The reconstruction of the British manufacturing industry and the erection of new factory buildings across the country opened new opportunities that Colt was quick to identify. Colt designed the revolutionary Sloping Roof ventilator, which lay along the roof slope, dramatically reducing installation and maintenance costs.
Colt ventilation survey kit of the 1940's, showing a Filtrometer to measure pressure drop across air filters and an air meter to measure air velocity
Alongside the development of new products in the 1940s and 1950s, Colt introduced diagnostic methods for analysing customers' overheating problems. The Colt technical sales force was provided with an impressive range of measuring instruments to assess air flow, temperature and heat gains from plant and other sources.
Colt transformed ventilation in industrial buildings. Colt's Sloping Roof ventilator dramatically reduced installation and maintenance costs
Also, it was designed to stop downdraft from blowing smoke back into the building, with obvious benefits to the internal air quality. The Clear Opening ventilators transformed ventilation of industrial buildings such as foundries, providing cooler working conditions and natural daylighting inside the factories.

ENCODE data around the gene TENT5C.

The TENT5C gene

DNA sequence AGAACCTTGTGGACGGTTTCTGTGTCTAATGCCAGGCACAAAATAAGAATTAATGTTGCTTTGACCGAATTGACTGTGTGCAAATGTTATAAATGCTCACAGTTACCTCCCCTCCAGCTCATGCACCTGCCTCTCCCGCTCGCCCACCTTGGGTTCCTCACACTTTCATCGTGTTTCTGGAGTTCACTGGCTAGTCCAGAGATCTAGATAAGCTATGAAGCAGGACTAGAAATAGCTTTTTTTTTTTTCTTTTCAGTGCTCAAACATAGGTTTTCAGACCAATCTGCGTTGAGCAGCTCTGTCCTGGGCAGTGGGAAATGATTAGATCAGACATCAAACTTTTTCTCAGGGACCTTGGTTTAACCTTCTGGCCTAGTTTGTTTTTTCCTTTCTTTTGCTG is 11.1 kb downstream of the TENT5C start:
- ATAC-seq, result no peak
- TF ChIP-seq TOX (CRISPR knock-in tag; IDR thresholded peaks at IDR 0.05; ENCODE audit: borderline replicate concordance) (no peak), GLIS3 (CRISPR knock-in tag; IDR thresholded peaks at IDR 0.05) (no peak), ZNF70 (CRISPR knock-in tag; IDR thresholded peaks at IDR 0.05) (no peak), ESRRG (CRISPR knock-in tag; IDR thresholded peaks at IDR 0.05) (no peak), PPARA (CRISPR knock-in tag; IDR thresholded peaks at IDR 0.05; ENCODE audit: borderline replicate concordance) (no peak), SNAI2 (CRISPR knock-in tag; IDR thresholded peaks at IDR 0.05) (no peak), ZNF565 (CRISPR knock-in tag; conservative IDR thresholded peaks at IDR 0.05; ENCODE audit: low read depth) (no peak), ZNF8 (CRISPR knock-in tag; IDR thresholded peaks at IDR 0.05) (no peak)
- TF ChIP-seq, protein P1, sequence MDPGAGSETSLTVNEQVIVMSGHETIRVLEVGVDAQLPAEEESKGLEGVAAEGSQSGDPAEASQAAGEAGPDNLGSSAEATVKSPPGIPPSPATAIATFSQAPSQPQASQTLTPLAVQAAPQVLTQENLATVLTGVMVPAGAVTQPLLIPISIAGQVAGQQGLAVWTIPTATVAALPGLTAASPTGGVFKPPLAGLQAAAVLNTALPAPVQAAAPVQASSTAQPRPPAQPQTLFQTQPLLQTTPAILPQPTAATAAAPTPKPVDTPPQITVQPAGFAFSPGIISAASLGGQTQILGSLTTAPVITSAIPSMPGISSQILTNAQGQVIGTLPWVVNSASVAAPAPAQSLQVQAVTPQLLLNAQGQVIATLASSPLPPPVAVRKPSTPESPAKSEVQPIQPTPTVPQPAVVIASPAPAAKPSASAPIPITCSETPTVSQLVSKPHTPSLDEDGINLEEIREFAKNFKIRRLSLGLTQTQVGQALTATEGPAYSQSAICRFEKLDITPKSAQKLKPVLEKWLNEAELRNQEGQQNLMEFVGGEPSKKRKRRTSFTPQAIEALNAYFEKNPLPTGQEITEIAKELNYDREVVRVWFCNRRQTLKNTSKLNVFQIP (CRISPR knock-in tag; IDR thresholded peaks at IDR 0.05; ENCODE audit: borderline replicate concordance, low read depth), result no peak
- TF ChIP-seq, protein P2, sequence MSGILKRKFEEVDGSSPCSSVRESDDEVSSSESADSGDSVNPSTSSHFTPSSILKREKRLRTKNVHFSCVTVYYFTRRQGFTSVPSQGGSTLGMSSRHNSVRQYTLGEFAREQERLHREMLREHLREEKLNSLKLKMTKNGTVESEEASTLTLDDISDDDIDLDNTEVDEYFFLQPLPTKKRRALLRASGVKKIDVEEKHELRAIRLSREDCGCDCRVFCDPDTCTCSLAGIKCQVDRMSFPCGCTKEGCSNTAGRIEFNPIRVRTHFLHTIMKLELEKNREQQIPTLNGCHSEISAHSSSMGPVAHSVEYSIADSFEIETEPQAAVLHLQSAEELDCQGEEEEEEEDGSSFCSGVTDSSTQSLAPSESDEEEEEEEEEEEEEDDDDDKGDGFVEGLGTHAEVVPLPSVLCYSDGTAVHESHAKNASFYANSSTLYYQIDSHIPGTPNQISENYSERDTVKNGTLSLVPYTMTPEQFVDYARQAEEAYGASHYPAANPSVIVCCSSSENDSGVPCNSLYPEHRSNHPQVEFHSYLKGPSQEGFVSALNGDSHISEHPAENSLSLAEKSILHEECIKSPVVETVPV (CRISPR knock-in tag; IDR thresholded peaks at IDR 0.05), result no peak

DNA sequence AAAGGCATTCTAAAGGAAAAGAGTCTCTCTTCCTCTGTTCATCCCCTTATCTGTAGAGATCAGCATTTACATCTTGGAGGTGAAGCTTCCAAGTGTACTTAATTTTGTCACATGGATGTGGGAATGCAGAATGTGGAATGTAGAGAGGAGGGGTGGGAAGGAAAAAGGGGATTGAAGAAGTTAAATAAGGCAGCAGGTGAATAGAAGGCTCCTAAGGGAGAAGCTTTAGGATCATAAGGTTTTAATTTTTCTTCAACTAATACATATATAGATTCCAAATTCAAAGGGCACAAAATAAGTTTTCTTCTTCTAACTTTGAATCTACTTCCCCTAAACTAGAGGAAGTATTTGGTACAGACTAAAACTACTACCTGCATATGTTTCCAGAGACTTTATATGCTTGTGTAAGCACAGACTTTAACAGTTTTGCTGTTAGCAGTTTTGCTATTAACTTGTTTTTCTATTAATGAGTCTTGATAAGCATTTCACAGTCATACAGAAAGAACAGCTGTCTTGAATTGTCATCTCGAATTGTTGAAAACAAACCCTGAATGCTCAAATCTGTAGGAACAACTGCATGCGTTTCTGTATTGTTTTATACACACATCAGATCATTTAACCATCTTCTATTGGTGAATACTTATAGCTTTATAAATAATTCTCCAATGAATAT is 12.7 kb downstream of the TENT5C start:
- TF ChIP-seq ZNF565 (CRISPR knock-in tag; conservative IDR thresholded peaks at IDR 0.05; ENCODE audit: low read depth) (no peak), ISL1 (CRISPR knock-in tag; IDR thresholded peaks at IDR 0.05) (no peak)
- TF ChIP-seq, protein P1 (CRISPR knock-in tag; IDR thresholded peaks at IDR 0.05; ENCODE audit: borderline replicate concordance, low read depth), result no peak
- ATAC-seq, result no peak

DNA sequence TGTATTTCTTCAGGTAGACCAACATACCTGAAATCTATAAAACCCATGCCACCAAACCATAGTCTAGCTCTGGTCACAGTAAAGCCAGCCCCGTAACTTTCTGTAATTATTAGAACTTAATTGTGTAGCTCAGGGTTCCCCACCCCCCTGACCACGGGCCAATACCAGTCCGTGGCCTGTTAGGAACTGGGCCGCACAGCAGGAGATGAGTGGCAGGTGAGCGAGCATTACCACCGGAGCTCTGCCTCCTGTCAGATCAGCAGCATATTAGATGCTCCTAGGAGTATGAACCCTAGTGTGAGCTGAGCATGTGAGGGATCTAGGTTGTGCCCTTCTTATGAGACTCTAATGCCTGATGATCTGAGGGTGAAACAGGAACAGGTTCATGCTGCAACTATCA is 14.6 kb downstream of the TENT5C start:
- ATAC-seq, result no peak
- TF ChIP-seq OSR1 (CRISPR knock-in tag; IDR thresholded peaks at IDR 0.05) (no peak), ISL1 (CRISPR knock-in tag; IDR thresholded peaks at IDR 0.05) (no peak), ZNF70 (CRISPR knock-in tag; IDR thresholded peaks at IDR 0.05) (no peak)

The Clear Opening ventilator was designed for hot industries
Area managers were trained in the skills of problem solving on site by means of a carefully constructed survey technique. The subsequent survey report to the customer detailed not only the conclusions reached but also the heat gain calculations and other relevant factors. The Colt survey remains a valuable diagnostic tool today.
The 1950s - The birth of fire ventilation
As the result of a disastrous fire at a General Motors plant in the USA, the world's first automatic smoke exhaust ventilator was designed and supplied by Colt to General Motors' subsidiary Vauxhall Motors in 1953.
The evolution of manufacturing, with the advent of large single-storey industrial buildings in the automotive sector, required a new approach to fire safety.
Colt introduced the concept of fire ventilation for this type of building, turning conventional wisdom on its head. Until then, the advice was to close all doors and windows to starve a fire of oxygen.
After a fire seriously damaged Jaguar's Coventry plant in 1957, Colt promoted automatic fire ventilation to British industry.
This, however, did not take into account of the fact that in anything larger than a room in a house, there is enough oxygen to keep a fire going to the point of destroying the fabric of the building, or the risk to the occupants from smoke inhalation and flashover.
Colt turned conventional wisdom on its head with the development of the science of fire ventilation